Other Ways for Equine Businesses to be "Good Citizens"

Horse facilities and equine experts can give back to the industry and community in many ways.
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Horse facilities and equine experts can donate to the industry and community in many ways.

There are countless ways an equine facility or boarding barn can get involved in philanthropic work and be a "good citizen.” The key to success is finding a project that you are passionate about. When you or a client have a special interest in a specific cause, that energy transfers to others encouraging them to get involved as well. Some projects take a significant amount of time in planning and execution while others require less organization but can provide equal benefits to the surrounding community.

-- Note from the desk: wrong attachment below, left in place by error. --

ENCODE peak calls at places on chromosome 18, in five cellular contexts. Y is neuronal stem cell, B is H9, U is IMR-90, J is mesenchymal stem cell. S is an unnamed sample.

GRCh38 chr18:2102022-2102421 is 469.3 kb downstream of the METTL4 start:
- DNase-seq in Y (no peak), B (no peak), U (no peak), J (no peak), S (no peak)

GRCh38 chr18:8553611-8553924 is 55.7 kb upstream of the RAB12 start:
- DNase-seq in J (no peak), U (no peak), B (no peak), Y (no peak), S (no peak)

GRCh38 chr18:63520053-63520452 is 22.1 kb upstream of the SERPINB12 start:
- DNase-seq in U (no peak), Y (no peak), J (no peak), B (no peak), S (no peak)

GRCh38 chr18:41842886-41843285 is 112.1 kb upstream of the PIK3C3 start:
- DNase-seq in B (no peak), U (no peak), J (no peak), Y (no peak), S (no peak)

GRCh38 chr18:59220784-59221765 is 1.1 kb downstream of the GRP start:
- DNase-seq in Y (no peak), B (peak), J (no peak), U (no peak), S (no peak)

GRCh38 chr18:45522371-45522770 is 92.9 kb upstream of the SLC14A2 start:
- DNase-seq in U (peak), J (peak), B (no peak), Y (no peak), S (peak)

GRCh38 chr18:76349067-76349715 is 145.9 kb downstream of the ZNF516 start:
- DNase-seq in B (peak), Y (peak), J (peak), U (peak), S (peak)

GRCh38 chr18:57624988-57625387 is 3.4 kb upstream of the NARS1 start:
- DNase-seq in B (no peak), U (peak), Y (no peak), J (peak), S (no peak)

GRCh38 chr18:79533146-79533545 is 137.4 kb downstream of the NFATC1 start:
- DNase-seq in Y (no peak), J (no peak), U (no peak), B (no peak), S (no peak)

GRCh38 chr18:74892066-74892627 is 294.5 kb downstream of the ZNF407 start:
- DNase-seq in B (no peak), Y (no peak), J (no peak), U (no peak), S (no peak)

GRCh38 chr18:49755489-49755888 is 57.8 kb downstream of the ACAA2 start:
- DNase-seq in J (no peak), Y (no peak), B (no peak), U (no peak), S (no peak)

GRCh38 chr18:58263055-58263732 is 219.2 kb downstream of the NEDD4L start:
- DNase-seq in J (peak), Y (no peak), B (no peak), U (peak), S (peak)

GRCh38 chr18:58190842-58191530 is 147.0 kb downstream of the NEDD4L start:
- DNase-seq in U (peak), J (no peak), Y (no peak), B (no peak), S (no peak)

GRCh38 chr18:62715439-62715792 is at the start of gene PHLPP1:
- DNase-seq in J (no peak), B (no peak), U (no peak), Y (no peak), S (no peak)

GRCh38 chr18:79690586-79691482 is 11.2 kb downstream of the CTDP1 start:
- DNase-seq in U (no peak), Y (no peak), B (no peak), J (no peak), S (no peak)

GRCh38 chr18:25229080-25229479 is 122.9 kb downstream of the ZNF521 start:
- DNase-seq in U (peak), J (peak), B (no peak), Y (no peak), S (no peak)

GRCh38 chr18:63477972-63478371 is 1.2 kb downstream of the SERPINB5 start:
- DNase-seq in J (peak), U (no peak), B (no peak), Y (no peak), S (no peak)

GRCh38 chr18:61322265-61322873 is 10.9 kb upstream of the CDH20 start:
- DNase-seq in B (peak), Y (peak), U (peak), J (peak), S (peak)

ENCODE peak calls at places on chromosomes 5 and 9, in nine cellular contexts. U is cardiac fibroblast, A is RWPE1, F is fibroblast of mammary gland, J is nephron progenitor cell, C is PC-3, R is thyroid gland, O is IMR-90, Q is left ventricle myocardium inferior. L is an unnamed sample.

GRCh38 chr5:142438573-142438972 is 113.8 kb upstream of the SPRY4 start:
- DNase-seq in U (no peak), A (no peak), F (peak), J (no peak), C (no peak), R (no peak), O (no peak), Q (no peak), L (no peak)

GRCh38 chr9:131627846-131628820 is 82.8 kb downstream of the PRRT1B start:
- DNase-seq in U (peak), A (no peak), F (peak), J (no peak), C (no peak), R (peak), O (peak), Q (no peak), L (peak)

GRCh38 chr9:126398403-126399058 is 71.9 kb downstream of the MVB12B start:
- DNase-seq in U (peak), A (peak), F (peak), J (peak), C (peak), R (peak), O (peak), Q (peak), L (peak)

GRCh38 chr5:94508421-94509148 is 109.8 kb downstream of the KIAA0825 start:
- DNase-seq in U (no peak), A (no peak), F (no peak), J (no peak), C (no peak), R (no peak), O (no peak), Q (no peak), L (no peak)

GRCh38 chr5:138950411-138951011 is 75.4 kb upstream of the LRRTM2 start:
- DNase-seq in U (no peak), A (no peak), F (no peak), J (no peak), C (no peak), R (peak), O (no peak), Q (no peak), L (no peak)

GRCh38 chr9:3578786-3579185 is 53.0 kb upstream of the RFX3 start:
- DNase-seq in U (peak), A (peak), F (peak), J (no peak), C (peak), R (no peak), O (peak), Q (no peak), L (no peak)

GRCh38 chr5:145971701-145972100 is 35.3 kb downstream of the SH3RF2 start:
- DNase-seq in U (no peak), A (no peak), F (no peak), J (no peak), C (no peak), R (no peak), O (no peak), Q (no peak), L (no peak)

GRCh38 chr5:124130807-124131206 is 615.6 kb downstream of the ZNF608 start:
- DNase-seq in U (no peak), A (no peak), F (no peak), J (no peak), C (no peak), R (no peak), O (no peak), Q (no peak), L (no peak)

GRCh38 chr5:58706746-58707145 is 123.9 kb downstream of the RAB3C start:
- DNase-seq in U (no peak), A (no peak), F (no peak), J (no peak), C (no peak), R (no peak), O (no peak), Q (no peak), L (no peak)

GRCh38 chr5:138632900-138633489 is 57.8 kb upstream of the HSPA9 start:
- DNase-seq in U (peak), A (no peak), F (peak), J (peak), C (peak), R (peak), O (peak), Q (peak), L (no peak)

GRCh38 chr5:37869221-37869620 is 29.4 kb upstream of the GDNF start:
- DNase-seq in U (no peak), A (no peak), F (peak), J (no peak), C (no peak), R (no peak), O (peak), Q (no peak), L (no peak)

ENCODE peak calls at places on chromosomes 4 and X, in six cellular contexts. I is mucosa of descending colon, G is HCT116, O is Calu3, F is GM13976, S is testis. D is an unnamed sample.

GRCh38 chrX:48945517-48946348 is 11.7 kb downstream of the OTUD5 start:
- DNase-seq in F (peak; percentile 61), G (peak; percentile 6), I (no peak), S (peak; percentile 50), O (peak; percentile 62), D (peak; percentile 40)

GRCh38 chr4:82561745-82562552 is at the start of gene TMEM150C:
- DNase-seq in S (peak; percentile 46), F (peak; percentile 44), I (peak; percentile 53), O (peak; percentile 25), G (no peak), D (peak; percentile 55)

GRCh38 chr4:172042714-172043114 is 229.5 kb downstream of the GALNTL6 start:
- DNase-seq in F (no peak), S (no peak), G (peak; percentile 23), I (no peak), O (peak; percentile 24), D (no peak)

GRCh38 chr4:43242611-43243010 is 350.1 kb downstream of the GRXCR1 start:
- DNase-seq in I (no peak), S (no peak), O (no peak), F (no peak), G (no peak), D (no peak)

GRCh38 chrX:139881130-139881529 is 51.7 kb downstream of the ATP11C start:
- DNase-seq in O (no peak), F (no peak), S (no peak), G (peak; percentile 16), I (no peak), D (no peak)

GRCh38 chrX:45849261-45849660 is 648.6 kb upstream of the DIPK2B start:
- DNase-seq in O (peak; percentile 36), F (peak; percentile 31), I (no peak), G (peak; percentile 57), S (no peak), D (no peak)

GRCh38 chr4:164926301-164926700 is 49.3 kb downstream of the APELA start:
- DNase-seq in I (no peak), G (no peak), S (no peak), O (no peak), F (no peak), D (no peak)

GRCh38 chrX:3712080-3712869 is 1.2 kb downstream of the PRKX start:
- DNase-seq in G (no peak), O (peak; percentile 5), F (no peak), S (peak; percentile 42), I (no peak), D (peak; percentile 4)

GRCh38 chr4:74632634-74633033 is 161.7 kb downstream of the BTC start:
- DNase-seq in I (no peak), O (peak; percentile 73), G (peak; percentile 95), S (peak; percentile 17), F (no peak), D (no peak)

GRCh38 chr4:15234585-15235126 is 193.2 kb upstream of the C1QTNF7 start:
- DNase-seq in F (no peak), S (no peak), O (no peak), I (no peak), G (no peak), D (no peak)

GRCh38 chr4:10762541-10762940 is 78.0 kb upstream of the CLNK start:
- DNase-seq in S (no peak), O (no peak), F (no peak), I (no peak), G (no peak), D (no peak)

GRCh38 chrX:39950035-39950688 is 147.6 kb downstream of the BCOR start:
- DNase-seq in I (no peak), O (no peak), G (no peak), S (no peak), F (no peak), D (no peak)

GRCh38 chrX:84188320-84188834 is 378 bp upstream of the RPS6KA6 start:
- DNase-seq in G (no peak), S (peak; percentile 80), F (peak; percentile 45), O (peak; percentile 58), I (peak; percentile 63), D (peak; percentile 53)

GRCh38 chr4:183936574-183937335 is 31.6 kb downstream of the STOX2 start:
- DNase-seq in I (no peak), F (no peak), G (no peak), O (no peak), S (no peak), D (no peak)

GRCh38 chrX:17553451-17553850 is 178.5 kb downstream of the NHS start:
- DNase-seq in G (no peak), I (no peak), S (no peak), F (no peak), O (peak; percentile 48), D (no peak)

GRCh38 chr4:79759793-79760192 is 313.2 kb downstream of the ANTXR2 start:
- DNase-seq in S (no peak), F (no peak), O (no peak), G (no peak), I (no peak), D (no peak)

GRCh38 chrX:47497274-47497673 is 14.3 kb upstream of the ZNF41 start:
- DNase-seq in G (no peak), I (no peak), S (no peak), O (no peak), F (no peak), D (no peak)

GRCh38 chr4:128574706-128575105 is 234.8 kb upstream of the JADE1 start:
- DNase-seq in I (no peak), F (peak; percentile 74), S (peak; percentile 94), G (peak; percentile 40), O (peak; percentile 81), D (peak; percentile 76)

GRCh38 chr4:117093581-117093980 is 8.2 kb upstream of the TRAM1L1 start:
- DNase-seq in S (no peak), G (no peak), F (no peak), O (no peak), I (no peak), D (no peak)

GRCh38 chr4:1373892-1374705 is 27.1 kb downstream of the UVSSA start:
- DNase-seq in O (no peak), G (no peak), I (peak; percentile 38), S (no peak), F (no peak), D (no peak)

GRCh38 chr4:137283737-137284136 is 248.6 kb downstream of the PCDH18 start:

Here’s a list of a few ideas that can help get your barn started.

  • Collecting pet food for the local animal shelter.
  • Collecting aluminum tabs from soda cans for the Ronald McDonald House.
  • Organizing a canned food drive.
  • Volunteering to place flags or wreaths on veteran's graves for Memorial Day or other holidays.
  • Collecting hotel toiletries for homeless shelters.

For Adam D’Agostino, the head coach of the Albion College Equestrian Team, he looks for ways to offer his professional services to benefit horses in need. One of his personal favorite projects was body clipping a Norwegian Fjord for a local therapeutic riding center.

“There are some chores that groups like this need that only an experienced horse person can provide, so it’s important that we as professionals give back,” he said.

That’s also why he volunteered to assist local law enforcement during rescue missions of dangerous horses. He worked with near-feral horses to teach ground manners, stall handling, trailer loading and other basics to give these horses a better chance of being rehomed.

“These were healthy young stock that deserved a chance at a better future, otherwise they would have been put down,” he said. “Giving back helps people inside and outside of the industry understand the sense of community the horse industry enjoys.”